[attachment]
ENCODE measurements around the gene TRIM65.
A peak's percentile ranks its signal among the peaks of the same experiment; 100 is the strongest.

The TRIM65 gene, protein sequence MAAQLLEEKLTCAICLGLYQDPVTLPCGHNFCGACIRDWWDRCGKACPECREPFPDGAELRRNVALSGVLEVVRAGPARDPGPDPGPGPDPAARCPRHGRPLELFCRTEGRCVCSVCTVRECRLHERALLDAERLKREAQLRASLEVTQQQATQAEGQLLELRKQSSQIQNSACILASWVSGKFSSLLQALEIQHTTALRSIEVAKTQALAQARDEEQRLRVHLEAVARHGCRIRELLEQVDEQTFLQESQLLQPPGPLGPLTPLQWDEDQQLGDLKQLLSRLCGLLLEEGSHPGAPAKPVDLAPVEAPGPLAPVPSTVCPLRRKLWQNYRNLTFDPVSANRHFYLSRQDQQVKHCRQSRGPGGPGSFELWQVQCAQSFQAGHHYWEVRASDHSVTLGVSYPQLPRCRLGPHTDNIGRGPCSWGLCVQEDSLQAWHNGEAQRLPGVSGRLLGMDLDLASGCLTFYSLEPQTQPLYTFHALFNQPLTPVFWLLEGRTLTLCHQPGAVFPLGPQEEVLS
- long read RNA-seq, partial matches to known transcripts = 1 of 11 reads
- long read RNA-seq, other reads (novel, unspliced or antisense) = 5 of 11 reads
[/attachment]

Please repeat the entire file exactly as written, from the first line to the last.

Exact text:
ENCODE measurements around the gene TRIM65.
A peak's percentile ranks its signal among the peaks of the same experiment; 100 is the strongest.

The TRIM65 gene, protein sequence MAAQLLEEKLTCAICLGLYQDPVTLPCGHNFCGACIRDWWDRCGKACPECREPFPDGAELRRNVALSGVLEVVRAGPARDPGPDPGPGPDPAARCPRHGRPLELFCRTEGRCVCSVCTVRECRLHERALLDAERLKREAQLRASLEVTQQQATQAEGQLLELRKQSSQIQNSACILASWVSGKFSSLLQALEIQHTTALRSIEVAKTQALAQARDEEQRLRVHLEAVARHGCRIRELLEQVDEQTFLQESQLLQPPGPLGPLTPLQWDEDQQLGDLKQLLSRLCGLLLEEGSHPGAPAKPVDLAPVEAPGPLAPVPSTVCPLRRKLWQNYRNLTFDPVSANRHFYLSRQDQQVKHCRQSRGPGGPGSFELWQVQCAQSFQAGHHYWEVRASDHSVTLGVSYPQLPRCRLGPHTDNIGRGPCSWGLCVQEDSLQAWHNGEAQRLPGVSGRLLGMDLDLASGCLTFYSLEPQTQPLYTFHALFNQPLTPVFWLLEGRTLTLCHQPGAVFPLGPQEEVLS
- long read RNA-seq, partial matches to known transcripts = 1 of 11 reads
- long read RNA-seq, other reads (novel, unspliced or antisense) = 5 of 11 reads